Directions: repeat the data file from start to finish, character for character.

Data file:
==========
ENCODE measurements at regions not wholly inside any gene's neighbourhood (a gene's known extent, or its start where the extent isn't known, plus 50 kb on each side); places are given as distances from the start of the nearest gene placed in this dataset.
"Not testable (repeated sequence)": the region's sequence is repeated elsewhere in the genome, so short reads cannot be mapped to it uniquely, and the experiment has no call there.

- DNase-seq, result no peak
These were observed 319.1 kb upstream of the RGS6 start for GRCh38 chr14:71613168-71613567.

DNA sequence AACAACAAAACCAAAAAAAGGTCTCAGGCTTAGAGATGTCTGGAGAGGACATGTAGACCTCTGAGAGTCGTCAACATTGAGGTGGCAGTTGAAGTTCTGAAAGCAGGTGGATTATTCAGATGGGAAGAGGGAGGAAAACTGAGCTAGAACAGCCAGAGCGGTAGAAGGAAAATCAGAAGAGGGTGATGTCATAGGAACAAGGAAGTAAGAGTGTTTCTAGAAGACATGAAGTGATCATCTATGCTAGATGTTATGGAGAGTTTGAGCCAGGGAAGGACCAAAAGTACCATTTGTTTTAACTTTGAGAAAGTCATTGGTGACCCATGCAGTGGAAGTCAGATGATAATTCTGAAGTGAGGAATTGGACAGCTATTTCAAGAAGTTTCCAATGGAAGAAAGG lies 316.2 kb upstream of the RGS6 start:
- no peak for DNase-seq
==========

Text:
ENCODE measurements at regions not wholly inside any gene's neighbourhood (a gene's known extent, or its start where the extent isn't known, plus 50 kb on each side); places are given as distances from the start of the nearest gene placed in this dataset.
"Not testable (repeated sequence)": the region's sequence is repeated elsewhere in the genome, so short reads cannot be mapped to it uniquely, and the experiment has no call there.

- DNase-seq, result no peak
These were observed 319.1 kb upstream of the RGS6 start for GRCh38 chr14:71613168-71613567.

DNA sequence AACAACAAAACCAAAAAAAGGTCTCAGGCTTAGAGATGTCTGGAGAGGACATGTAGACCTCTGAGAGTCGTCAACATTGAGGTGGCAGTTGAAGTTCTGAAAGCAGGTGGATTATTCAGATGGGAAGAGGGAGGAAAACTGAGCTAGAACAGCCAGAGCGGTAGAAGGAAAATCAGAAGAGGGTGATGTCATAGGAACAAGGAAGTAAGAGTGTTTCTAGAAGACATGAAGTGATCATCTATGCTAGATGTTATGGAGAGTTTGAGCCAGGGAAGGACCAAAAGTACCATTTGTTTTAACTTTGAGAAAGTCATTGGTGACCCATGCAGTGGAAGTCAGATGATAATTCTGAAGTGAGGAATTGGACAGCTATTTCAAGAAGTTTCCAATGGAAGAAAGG lies 316.2 kb upstream of the RGS6 start:
- no peak for DNase-seq